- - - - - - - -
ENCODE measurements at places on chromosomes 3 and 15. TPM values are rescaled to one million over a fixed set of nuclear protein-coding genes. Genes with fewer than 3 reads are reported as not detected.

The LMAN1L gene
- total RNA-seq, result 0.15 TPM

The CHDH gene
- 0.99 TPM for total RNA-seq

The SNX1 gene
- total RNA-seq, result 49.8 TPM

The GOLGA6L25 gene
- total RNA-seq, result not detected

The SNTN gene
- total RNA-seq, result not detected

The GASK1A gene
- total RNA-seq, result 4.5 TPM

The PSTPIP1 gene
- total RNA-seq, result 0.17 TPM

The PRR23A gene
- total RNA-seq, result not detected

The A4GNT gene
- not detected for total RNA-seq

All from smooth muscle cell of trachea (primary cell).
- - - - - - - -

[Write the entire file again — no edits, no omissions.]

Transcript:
ENCODE measurements at places on chromosomes 3 and 15. TPM values are rescaled to one million over a fixed set of nuclear protein-coding genes. Genes with fewer than 3 reads are reported as not detected.

The LMAN1L gene
- total RNA-seq, result 0.15 TPM

The CHDH gene
- 0.99 TPM for total RNA-seq

The SNX1 gene
- total RNA-seq, result 49.8 TPM

The GOLGA6L25 gene
- total RNA-seq, result not detected

The SNTN gene
- total RNA-seq, result not detected

The GASK1A gene
- total RNA-seq, result 4.5 TPM

The PSTPIP1 gene
- total RNA-seq, result 0.17 TPM

The PRR23A gene
- total RNA-seq, result not detected

The A4GNT gene
- not detected for total RNA-seq

All from smooth muscle cell of trachea (primary cell).